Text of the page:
It’s great to be positive and to string yourself along and all, but once you start working on that second draft that bubble pops. You feel incompetent, you feel as though you’ll never make it as a writer, you may even feel a bit depressed. You’ll say to yourself, “How in the world did I believe this novel was the absolute best?”
It’s normal to feel that way. In fact, it’s good to feel that way. By getting yourself out of the honeymoon phase, you become a real writer. You realize where you need to go from there. You realize what you have to do in order to make that “great first draft” become a better final draft.
The second draft of a novel is, in my opinion, the most crucial part of writing. Sure, writing a first draft is essential to getting started, but the second draft is truly where the work begins. Once you make it through the second draft, the rest of the drafts–whether there’s five or 50–seem easier than the one before it.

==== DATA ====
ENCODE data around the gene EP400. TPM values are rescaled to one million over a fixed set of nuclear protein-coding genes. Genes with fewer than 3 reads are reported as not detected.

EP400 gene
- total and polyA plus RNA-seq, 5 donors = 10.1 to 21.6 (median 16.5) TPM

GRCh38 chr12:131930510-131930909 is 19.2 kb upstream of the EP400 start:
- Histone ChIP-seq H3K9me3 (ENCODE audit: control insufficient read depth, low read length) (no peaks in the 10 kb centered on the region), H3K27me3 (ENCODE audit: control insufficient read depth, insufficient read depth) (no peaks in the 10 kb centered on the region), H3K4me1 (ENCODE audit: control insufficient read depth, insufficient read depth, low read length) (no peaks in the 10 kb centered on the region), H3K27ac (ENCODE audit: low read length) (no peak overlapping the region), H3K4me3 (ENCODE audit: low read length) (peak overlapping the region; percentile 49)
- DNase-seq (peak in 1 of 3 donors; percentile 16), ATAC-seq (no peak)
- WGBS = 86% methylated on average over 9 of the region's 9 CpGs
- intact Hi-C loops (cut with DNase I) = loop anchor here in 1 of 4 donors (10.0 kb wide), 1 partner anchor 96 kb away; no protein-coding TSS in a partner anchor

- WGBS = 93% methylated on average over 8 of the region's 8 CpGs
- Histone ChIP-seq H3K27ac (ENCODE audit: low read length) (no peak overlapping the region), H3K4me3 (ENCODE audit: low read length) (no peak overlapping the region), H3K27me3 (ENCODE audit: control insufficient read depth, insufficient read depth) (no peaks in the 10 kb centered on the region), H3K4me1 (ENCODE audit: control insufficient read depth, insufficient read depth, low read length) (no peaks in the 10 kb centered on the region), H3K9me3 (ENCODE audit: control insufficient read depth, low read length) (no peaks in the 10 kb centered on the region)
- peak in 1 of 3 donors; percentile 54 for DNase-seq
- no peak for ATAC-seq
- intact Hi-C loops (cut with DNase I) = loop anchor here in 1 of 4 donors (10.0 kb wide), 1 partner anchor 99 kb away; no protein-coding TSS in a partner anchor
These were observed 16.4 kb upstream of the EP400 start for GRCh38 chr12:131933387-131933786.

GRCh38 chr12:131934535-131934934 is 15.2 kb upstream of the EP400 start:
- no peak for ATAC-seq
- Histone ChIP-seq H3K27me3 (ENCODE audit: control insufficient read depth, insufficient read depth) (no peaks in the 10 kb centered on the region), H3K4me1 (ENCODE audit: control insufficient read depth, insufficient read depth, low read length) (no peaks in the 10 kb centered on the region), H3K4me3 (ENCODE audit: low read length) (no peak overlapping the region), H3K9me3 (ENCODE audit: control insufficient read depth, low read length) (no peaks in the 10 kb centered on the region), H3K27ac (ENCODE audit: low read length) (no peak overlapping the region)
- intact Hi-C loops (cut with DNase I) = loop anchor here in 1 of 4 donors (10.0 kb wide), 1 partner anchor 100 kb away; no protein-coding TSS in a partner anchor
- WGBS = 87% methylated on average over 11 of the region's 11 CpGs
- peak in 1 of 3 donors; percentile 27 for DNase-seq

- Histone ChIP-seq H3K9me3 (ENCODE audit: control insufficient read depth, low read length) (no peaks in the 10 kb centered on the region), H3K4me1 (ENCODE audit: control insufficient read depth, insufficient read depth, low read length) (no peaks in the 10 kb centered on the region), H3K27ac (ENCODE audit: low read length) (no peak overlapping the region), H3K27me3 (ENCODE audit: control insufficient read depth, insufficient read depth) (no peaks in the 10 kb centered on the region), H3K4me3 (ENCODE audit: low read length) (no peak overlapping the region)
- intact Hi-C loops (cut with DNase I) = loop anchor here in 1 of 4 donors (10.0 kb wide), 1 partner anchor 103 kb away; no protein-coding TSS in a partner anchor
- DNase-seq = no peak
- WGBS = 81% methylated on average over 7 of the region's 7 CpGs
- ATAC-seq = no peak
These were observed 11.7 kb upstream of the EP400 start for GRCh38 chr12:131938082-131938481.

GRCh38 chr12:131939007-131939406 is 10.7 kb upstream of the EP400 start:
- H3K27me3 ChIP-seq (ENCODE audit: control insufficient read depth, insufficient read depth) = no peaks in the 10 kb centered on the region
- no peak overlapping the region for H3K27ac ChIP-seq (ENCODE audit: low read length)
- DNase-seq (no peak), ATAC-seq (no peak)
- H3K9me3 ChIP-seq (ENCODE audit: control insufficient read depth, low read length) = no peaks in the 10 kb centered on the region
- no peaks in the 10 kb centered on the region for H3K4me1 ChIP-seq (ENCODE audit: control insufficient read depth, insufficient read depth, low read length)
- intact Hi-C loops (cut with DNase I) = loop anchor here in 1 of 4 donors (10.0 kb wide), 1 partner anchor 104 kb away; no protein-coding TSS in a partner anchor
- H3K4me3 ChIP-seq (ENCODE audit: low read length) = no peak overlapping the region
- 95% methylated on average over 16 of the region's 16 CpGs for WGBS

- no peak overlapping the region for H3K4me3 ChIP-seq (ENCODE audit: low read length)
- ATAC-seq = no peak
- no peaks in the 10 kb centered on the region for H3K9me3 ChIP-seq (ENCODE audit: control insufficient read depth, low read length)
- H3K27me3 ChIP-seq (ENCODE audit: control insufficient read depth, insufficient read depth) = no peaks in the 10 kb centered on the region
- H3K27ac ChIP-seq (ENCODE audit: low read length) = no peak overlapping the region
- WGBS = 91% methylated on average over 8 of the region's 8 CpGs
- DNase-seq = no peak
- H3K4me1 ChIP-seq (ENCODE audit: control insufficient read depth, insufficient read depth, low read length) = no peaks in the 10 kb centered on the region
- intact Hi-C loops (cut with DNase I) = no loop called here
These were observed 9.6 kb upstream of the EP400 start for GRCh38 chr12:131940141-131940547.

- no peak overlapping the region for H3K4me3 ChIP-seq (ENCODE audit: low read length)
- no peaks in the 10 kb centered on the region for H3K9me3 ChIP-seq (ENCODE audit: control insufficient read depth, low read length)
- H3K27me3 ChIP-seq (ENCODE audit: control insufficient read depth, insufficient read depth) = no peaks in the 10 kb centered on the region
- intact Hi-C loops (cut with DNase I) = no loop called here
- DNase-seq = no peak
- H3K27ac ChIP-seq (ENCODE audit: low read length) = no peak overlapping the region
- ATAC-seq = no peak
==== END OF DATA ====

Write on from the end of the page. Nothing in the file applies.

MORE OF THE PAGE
Once you make it through the second draft, your novel is finally on its way.
So, I made a schedule for myself for my Detective Florence series up until the end of May of next year. My first deadline was yesterday and guess what? I missed it.
School has officially ended so I don’t have that commitment anymore (yay!) and work is winding down with the holidays approaching. I have the rest of this week and Monday and Tuesday of next week and then it’s winter break. However, they’re still full days so it’s still six hours I’m missing from each day.
Speaking of the holidays, Christmas is right around the corner. I finished all my shopping and wrapping, but there’s still so much to do; clean the house, help with baking, prepare for upcoming Christmas parties, etc.